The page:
Tags: manatees | dying | indian river lagoon | algae | florida

Manatees Dying in Indian River Lagoon, FL, After Algae Diet Change

Image: Manatees Dying in Indian River Lagoon, FL, After Algae Diet Change
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By    |   Friday, 15 Jul 2016 11:05 AM

Manatees are dying in the Indian River Lagoon in Florida's Brevard County as the waterway continues to suffer from pollution and algae.

According to the Orlando Sentinel, the bodies of eight manatees have been pulled from the river since May and more than 150 have died there over the past four years. Officials said the mammals showed some signs of trauma.

"We are still narrowing down the cause, but the hypothesis is still that the change of vegetation that the manatees are eating makes them to susceptible to complications in their guts," Martine de Wit, lead veterinarian at the Marine Mammal Pathobiology Laboratory of the Florida Fish and Wildlife Conservation Commission in St. Petersburg. "It gives them acute shock."

Pollution and an outbreak of microscopic algae turned waters both brown and green while wiping out sea grass in 2012. A "superbloom" in the Indian River Lagoon the year before saw a greenish Resultor algae species cover nearly 131,000 acres, reported Tampa Bay Online.

De Witt said that of 166 dead manatees her laboratory examined, including new discoveries in recent weeks, had little or no sea grass in their stomachs, but algae commonly known as seaweed instead.

The manatee deaths do not seem to be linked to the toxic blue-green algae bloom damaging Florida's Atlantic coast and Lake Okeechobee, de Witt said. While the state continues to monitor that algae bloom, no manatee deaths have been tied to that species of algae.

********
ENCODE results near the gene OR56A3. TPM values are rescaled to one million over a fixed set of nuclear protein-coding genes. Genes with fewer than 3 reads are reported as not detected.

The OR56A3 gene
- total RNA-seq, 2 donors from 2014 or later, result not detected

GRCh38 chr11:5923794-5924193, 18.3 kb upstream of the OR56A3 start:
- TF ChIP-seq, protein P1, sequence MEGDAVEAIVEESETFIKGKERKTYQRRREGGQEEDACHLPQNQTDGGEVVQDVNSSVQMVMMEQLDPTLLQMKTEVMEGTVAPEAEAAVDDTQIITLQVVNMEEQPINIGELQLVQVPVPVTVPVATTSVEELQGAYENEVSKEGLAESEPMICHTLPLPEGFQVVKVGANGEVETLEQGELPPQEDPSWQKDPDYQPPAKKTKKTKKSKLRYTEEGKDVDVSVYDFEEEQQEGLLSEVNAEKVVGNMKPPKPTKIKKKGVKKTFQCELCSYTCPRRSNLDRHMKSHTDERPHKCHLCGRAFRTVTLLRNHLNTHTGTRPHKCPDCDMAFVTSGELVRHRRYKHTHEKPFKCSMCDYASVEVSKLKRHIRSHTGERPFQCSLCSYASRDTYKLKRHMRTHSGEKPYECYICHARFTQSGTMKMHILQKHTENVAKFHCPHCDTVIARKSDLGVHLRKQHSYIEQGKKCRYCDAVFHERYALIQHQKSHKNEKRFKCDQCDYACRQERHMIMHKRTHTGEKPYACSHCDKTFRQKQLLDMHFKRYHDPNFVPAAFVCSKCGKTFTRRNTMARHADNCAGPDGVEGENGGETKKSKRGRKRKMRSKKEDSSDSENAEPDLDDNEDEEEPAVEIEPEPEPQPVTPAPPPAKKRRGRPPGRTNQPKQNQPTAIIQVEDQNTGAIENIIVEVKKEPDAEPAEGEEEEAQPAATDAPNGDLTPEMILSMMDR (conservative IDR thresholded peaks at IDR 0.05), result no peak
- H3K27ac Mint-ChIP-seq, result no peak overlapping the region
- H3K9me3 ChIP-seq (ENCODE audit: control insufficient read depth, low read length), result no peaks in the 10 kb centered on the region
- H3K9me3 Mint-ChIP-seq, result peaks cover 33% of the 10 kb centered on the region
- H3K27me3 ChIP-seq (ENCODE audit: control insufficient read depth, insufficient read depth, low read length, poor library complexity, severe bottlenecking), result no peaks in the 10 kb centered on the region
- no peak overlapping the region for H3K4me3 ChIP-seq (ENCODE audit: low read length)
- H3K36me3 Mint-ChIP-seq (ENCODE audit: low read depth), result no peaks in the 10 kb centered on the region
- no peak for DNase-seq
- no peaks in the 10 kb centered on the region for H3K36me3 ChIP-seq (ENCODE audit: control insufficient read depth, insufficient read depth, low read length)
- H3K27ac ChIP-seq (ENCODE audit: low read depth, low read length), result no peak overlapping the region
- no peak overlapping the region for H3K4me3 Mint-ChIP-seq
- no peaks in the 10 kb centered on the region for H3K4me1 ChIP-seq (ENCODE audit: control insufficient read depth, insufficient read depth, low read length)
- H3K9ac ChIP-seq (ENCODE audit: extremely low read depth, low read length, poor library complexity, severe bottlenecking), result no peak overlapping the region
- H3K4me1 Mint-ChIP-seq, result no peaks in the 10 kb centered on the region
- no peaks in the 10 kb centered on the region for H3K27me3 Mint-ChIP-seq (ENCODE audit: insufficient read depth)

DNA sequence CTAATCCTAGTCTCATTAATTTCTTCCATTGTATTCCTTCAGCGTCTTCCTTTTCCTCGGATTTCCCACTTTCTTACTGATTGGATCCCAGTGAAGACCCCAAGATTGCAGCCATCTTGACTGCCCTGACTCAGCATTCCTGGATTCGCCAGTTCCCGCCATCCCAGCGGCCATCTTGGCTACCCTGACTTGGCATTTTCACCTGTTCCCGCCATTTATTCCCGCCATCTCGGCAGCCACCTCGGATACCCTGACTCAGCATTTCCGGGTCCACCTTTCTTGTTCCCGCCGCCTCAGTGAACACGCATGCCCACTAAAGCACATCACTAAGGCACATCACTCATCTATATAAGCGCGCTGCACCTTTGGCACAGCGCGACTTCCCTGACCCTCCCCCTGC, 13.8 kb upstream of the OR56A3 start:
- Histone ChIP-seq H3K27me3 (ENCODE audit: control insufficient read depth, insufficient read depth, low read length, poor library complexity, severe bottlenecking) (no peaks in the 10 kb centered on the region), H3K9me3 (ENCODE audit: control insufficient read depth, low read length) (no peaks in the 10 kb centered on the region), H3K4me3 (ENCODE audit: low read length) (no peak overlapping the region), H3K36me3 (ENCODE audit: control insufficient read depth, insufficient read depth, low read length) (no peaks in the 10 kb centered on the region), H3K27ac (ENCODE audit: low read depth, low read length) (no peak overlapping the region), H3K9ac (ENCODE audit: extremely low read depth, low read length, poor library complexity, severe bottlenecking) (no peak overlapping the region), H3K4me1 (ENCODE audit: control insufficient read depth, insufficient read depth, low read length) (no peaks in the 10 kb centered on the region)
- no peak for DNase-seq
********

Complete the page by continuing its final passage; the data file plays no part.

Earlier this month, Florida Gov. Rick Scott asked President Barack Obama to declare a federal emergency in connection with Lake Okeechobee, blaming "unnecessary water releases" from the lake for exacerbating the bloom, noted the Palm Beach Post.

Scott also blamed the federal government for failing to replace or rebuild the Herbert Hoover Dike surrounding Lake Okeechobee. The newspaper reported that the lake's discharge, meant to reduce the risk of nearby flooding, has dumped nutrients from farm and housing runoff into the St. Lucie Estuary and other waterways, sparking the algae growth.

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Manatees are dying in the Indian River Lagoon in Florida's Brevard County as the waterway continues to suffer from pollution and algae.
manatees, dying, indian river lagoon, algae, florida
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2016-05-15
Friday, 15 Jul 2016 11:05 AM
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